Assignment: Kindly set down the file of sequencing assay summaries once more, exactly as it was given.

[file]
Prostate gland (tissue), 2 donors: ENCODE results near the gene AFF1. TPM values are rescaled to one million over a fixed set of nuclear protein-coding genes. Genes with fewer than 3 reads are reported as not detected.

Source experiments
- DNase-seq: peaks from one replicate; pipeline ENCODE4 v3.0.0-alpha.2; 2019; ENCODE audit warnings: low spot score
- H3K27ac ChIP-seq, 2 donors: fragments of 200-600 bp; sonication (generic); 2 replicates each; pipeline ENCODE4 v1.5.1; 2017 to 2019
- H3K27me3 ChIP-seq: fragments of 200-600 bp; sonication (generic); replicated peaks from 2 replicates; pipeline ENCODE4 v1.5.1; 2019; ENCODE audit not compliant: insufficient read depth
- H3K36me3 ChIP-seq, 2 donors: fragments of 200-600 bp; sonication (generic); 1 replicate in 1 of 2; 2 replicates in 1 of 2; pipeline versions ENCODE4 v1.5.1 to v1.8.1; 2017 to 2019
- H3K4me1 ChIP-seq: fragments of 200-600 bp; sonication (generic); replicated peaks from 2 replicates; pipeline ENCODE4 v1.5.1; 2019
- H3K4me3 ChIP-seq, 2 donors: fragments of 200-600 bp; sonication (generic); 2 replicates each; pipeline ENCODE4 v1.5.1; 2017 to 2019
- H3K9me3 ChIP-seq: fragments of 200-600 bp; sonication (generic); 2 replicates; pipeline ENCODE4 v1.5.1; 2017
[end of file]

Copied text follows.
Prostate gland (tissue), 2 donors: ENCODE results near the gene AFF1. TPM values are rescaled to one million over a fixed set of nuclear protein-coding genes. Genes with fewer than 3 reads are reported as not detected.

Source experiments
- DNase-seq: peaks from one replicate; pipeline ENCODE4 v3.0.0-alpha.2; 2019; ENCODE audit warnings: low spot score
- H3K27ac ChIP-seq, 2 donors: fragments of 200-600 bp; sonication (generic); 2 replicates each; pipeline ENCODE4 v1.5.1; 2017 to 2019
- H3K27me3 ChIP-seq: fragments of 200-600 bp; sonication (generic); replicated peaks from 2 replicates; pipeline ENCODE4 v1.5.1; 2019; ENCODE audit not compliant: insufficient read depth
- H3K36me3 ChIP-seq, 2 donors: fragments of 200-600 bp; sonication (generic); 1 replicate in 1 of 2; 2 replicates in 1 of 2; pipeline versions ENCODE4 v1.5.1 to v1.8.1; 2017 to 2019
- H3K4me1 ChIP-seq: fragments of 200-600 bp; sonication (generic); replicated peaks from 2 replicates; pipeline ENCODE4 v1.5.1; 2019
- H3K4me3 ChIP-seq, 2 donors: fragments of 200-600 bp; sonication (generic); 2 replicates each; pipeline ENCODE4 v1.5.1; 2017 to 2019
- H3K9me3 ChIP-seq: fragments of 200-600 bp; sonication (generic); 2 replicates; pipeline ENCODE4 v1.5.1; 2017